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Grove - Gas Sensor(MQ5)


The Grove - Gas Sensor(MQ5) module is useful for gas leakage detection (in home and industry). It is suitable for detecting H2, LPG, CH4, CO, Alcohol. Due to its high sensitivity and fast response time, measurements can be taken as soon as possible. The sensitivity of the sensor can be adjusted by using the potentiometer.


The sensor value only reflects the approximated trend of gas concentration in a permissible error range, it DOES NOT represent the exact gas concentration. The detection of certain components in the air usually requires a more precise and costly instrument, which cannot be done with a single gas sensor. If your project is aimed at obtaining the gas concentration at a very precise level, then we do not recommend this gas sensor.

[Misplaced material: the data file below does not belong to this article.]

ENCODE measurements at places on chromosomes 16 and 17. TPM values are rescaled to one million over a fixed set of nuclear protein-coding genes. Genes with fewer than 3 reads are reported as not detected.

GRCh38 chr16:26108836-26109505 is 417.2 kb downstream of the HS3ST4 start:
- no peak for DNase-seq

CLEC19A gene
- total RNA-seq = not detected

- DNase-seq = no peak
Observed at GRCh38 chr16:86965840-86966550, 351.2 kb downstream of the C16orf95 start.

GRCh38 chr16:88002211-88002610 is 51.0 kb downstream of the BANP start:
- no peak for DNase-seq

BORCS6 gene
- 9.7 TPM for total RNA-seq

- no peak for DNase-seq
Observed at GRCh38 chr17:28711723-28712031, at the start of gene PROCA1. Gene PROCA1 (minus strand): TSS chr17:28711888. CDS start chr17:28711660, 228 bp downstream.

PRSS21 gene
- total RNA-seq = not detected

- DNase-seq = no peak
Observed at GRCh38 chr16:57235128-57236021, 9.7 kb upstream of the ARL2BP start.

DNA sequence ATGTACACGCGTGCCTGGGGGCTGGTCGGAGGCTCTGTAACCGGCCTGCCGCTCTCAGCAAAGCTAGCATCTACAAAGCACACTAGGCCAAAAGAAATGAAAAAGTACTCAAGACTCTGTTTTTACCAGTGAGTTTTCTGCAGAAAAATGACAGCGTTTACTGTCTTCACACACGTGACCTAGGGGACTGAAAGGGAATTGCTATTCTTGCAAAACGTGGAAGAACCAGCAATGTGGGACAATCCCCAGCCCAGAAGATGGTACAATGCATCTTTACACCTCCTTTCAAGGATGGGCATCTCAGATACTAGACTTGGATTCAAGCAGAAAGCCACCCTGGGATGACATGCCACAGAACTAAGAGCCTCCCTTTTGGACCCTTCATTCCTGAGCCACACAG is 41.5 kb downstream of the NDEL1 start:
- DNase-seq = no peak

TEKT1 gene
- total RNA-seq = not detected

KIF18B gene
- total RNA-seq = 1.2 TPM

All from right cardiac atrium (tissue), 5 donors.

Gas Type

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MQ2Combustible Gas, Smoke
MQ3Alcohol Vapor
MQ5LPG, Natural Gas, Town Gas
MQ9Carbon Monoxide, Coal Gas, Liquefied Gas
We've released the [Seeed Gas Sensor Selection Guide](, it will help you choose the gas sensor that best suits your needs.


  • Wide detecting scope
  • Stable and long life
  • Fast response and High sensitivity


VCCWorking Voltage4.955.1V
PHHeating consumption0.5-800mW
RLLoad resistanceadjustable
RHHeater resistance-31±10%-Ω
RsSensing Resistance10-60
ScopeDetecting Concentration200-10000ppm


  • Gas leakage detection.
  • Toys.

Hardware Overview

This is an Analog output sensor. This needs to be connected to any one Analog socket in Grove Base Shield. The examples used in this tutorial makes uses of A0 analog pin. Connect this module to the A0 port of Base Shield.